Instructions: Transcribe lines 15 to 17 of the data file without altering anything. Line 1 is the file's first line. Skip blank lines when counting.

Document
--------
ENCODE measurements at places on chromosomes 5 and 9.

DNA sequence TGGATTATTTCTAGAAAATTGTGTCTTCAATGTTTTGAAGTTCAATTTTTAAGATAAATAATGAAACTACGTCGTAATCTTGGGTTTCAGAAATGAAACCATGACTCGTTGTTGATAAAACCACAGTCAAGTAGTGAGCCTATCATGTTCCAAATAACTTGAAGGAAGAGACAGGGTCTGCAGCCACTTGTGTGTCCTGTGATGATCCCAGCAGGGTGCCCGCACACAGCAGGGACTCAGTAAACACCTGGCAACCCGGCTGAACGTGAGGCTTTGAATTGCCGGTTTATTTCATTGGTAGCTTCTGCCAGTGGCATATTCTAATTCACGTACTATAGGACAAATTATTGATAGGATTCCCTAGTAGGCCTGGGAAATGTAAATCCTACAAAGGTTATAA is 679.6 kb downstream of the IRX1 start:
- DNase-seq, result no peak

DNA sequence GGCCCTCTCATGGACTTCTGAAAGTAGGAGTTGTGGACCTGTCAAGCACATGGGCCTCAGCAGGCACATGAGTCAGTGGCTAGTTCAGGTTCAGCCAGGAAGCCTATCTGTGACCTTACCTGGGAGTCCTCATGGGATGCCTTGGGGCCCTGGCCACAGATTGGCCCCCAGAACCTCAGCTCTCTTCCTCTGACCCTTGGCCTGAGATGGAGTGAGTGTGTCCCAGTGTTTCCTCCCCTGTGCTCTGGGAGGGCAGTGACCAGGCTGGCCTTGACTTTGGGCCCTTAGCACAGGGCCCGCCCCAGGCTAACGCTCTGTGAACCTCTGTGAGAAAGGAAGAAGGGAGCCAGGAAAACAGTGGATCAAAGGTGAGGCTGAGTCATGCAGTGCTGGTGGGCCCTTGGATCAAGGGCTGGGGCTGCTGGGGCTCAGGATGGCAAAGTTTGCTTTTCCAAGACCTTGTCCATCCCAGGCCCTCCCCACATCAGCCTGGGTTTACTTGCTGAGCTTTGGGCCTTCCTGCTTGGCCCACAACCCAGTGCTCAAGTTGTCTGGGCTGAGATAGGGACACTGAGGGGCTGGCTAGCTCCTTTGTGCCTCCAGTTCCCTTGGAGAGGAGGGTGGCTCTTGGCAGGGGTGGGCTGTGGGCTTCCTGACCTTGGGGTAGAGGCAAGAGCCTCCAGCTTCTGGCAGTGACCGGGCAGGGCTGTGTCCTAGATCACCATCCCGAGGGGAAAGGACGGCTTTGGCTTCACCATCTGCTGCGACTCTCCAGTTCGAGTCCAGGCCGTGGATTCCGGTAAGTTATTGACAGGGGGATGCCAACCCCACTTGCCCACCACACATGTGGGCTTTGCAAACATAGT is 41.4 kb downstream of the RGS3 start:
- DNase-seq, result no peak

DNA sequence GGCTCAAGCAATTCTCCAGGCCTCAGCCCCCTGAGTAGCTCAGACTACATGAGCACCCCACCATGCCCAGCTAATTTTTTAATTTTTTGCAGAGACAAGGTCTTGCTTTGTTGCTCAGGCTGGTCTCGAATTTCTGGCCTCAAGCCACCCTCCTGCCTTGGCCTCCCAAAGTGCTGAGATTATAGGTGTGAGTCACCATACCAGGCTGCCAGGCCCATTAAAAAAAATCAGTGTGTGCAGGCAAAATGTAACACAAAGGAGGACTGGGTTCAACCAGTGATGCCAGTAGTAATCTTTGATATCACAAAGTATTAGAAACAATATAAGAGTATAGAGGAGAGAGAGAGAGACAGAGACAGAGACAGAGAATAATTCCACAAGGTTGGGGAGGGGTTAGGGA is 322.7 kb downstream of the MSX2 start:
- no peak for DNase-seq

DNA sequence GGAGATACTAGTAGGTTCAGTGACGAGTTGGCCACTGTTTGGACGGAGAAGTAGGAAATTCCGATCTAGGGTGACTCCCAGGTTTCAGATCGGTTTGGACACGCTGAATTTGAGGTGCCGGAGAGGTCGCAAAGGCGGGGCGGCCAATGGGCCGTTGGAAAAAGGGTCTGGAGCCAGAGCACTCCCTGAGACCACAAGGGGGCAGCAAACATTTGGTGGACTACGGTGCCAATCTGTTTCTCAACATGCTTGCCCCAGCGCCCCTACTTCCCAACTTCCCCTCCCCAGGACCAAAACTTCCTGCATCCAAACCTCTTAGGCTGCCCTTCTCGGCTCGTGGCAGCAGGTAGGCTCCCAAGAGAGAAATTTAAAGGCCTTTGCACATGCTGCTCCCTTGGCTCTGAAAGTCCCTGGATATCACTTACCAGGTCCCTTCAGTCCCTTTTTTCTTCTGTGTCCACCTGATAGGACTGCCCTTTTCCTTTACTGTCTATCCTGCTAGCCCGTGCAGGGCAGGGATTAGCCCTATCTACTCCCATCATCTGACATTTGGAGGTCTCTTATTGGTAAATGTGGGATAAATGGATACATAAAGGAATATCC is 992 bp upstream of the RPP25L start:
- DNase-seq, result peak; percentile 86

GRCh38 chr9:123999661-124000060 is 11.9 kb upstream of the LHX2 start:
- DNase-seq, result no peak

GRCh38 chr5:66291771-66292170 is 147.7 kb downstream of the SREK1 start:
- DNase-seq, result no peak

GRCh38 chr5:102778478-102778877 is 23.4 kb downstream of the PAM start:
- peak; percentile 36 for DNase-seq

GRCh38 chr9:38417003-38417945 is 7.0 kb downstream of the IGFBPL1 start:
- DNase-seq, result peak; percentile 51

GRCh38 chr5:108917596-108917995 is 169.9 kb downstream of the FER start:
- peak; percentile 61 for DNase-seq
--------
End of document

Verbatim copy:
- peak; percentile 36 for DNase-seq

GRCh38 chr9:38417003-38417945 is 7.0 kb downstream of the IGFBPL1 start:
- DNase-seq, result peak; percentile 51